Traders have loads of indicators to look at when it comes to identifying setups, patterns, trends and reversals. These are all viewed in relation to a price chart, which is arguably the most important piece of information a trader can have. Average True Range looks at the distance the price is traveling each day and plots it on a graph. The ATR reading can then be used by traders to determine when markets are most likely to range, when there is a high interest in a trend, or when extreme levels are being reached indicating a reversal.
What Is the Average True Range (ATR)?
ATR is a volatility indicator developed by J. Welles Wilder, who also created the RSI and Parabolic SAR, among other popular indicators.
Be sure to read our Ultimate Guide to the Relative Strength Index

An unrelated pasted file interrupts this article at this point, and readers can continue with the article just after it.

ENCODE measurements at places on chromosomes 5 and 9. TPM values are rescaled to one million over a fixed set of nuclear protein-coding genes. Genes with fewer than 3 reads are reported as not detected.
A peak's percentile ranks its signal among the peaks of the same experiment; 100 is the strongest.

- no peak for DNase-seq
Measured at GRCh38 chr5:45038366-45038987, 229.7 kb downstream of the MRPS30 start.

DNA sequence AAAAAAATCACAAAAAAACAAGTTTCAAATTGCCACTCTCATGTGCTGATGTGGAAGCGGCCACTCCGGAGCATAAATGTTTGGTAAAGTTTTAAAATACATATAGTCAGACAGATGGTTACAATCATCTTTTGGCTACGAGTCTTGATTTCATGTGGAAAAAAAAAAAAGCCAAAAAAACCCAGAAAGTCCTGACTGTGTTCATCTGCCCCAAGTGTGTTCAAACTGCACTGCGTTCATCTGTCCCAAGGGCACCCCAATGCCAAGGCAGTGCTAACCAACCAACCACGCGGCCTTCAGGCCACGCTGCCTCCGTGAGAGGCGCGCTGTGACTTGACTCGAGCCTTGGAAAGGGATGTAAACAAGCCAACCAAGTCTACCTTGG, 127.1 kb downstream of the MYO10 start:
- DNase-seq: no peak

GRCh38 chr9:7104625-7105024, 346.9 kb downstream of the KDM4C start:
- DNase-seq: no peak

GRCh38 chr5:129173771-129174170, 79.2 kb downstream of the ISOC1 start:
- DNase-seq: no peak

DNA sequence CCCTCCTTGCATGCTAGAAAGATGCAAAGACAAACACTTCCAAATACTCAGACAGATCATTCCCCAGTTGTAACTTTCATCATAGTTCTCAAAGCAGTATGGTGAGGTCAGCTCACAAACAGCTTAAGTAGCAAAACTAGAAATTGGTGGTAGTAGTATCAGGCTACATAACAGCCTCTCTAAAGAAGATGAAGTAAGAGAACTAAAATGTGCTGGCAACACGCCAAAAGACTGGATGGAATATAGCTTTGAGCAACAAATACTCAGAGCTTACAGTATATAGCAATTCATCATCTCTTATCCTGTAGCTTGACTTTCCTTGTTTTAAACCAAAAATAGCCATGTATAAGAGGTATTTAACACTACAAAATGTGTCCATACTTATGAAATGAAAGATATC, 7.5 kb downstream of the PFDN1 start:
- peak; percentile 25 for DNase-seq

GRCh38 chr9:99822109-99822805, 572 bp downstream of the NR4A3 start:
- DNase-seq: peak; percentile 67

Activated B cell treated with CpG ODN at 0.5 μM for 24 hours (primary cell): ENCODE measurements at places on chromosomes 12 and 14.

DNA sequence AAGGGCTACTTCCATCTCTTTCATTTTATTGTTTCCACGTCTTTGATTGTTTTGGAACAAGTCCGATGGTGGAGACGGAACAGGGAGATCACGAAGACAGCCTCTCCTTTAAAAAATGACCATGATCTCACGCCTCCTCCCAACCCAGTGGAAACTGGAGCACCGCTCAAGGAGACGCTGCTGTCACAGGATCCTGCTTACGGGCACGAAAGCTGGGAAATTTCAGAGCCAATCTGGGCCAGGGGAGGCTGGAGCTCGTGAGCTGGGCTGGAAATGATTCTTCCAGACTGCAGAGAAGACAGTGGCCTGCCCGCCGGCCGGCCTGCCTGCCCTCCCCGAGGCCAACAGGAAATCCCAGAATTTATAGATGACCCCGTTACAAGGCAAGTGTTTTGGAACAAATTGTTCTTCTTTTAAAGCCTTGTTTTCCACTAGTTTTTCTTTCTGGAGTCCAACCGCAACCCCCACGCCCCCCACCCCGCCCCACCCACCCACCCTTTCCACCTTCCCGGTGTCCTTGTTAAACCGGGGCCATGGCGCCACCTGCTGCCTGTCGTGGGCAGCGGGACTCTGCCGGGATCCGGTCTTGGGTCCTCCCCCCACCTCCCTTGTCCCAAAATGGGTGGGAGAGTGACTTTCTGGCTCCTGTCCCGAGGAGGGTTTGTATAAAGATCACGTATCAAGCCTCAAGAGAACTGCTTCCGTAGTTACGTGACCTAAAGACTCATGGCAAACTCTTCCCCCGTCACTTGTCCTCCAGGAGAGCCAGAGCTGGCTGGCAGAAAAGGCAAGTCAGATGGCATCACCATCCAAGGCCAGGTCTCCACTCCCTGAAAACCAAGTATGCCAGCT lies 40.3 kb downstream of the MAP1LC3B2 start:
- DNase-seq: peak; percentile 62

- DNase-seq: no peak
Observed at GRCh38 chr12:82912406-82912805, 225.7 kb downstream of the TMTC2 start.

The “true” range aspect separates the indicator from other volatility measures, such as measuring the difference between the daily high and low to assess how much a stock or commodity is moving each day.
When holding positions overnight, traders must also factor in price gaps. Average true range factors in gaps, when required, to provide a truer sense of day to day volatility and movement.
ATR does not account for price direction. The job of the trader is to use the price chart to determine direction, and use the ATR indicator to help analyze the price movement.
All charts created using
Figure 1 shows the indicator applied to a daily chart of Apple, which has a current ATR reading of 1.607. This means that, on average, the price is moving about $1.60 from day to day. This gives traders an indication of how much volatility or movement they can expect each day. As the chart shows, this ATR value (volatility) fluctuates over time.